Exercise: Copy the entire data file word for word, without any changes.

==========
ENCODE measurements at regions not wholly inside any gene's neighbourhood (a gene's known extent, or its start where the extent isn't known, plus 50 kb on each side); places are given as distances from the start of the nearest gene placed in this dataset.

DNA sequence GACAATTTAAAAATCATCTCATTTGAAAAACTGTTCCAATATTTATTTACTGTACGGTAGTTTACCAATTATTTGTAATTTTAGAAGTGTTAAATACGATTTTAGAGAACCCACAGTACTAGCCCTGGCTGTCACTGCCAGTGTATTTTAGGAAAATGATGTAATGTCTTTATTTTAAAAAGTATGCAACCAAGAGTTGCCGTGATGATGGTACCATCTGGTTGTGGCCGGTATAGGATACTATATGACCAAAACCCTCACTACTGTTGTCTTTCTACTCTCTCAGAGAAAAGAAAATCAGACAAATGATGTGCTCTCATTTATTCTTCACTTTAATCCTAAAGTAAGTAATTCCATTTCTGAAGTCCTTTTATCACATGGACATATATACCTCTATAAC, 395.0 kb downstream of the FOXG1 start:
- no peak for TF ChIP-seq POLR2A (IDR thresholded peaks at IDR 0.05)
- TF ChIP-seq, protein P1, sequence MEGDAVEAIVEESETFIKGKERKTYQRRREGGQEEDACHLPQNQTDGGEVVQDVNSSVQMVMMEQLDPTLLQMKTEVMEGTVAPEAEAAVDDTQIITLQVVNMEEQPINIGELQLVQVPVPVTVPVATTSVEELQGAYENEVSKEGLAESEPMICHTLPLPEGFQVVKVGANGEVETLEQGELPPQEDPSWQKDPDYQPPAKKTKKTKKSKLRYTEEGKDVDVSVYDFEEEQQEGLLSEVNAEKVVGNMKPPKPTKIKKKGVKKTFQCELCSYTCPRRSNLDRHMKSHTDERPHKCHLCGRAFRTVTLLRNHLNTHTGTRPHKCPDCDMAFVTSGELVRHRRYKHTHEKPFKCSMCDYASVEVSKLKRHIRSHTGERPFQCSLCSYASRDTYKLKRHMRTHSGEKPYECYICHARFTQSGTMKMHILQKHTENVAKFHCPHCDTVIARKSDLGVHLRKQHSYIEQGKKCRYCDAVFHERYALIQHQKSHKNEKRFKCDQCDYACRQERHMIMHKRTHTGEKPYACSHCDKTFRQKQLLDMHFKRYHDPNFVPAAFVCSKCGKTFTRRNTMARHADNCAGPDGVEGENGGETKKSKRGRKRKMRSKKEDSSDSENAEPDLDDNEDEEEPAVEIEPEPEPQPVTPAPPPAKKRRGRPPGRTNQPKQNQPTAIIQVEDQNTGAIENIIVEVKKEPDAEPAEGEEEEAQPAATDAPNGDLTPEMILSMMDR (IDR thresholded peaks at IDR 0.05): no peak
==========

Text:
ENCODE measurements at regions not wholly inside any gene's neighbourhood (a gene's known extent, or its start where the extent isn't known, plus 50 kb on each side); places are given as distances from the start of the nearest gene placed in this dataset.

DNA sequence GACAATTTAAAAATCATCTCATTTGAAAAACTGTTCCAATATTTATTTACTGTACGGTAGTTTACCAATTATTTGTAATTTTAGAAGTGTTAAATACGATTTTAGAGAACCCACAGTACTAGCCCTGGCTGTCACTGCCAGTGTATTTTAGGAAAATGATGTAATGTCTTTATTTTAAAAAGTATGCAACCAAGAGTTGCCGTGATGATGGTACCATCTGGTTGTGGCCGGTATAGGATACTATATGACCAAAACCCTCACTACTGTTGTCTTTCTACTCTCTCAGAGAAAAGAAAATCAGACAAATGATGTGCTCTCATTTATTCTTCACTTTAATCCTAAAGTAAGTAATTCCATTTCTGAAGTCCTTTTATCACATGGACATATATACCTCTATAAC, 395.0 kb downstream of the FOXG1 start:
- no peak for TF ChIP-seq POLR2A (IDR thresholded peaks at IDR 0.05)
- TF ChIP-seq, protein P1, sequence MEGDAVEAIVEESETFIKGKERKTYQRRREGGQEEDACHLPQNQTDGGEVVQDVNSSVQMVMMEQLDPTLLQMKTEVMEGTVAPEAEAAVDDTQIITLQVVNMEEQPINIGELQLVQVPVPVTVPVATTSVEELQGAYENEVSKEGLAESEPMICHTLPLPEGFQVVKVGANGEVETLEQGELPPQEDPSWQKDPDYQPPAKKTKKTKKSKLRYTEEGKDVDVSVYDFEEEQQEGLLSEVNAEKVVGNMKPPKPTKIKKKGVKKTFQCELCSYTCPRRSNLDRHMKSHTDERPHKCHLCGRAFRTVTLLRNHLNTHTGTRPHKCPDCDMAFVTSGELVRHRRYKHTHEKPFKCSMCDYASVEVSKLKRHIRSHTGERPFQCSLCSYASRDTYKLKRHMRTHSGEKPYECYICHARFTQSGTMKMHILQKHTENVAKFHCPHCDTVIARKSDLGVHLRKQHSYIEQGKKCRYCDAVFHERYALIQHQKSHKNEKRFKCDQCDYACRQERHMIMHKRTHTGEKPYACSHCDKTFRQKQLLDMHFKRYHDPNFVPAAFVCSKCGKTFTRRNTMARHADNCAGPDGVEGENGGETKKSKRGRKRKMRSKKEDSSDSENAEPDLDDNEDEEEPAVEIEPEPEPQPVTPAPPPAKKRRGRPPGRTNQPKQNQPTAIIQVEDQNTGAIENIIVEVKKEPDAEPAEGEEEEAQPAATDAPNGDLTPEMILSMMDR (IDR thresholded peaks at IDR 0.05): no peak